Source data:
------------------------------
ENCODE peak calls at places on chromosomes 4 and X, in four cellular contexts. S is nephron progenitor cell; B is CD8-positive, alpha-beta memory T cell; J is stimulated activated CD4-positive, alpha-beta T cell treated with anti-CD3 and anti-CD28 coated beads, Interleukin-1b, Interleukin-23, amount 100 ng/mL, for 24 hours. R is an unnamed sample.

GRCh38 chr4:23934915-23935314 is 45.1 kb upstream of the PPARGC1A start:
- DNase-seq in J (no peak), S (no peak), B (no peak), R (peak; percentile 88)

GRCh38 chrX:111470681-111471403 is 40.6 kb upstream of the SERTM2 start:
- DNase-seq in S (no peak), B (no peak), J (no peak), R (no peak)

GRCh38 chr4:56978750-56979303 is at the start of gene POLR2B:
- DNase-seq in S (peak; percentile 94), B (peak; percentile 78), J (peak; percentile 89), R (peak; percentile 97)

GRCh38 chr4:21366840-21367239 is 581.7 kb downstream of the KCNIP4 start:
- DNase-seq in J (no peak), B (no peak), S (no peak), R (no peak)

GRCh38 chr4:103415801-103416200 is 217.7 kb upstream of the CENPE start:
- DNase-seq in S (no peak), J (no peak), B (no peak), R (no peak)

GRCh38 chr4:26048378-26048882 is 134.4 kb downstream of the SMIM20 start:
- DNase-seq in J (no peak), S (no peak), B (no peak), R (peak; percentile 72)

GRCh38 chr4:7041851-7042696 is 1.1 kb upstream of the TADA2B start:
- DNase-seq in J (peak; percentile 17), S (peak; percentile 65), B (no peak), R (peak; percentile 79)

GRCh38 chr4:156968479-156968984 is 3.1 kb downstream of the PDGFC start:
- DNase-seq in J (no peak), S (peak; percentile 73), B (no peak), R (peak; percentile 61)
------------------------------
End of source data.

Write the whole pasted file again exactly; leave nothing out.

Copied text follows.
ENCODE peak calls at places on chromosomes 4 and X, in four cellular contexts. S is nephron progenitor cell; B is CD8-positive, alpha-beta memory T cell; J is stimulated activated CD4-positive, alpha-beta T cell treated with anti-CD3 and anti-CD28 coated beads, Interleukin-1b, Interleukin-23, amount 100 ng/mL, for 24 hours. R is an unnamed sample.

GRCh38 chr4:23934915-23935314 is 45.1 kb upstream of the PPARGC1A start:
- DNase-seq in J (no peak), S (no peak), B (no peak), R (peak; percentile 88)

GRCh38 chrX:111470681-111471403 is 40.6 kb upstream of the SERTM2 start:
- DNase-seq in S (no peak), B (no peak), J (no peak), R (no peak)

GRCh38 chr4:56978750-56979303 is at the start of gene POLR2B:
- DNase-seq in S (peak; percentile 94), B (peak; percentile 78), J (peak; percentile 89), R (peak; percentile 97)

GRCh38 chr4:21366840-21367239 is 581.7 kb downstream of the KCNIP4 start:
- DNase-seq in J (no peak), B (no peak), S (no peak), R (no peak)

GRCh38 chr4:103415801-103416200 is 217.7 kb upstream of the CENPE start:
- DNase-seq in S (no peak), J (no peak), B (no peak), R (no peak)

GRCh38 chr4:26048378-26048882 is 134.4 kb downstream of the SMIM20 start:
- DNase-seq in J (no peak), S (no peak), B (no peak), R (peak; percentile 72)

GRCh38 chr4:7041851-7042696 is 1.1 kb upstream of the TADA2B start:
- DNase-seq in J (peak; percentile 17), S (peak; percentile 65), B (no peak), R (peak; percentile 79)

GRCh38 chr4:156968479-156968984 is 3.1 kb downstream of the PDGFC start:
- DNase-seq in J (no peak), S (peak; percentile 73), B (no peak), R (peak; percentile 61)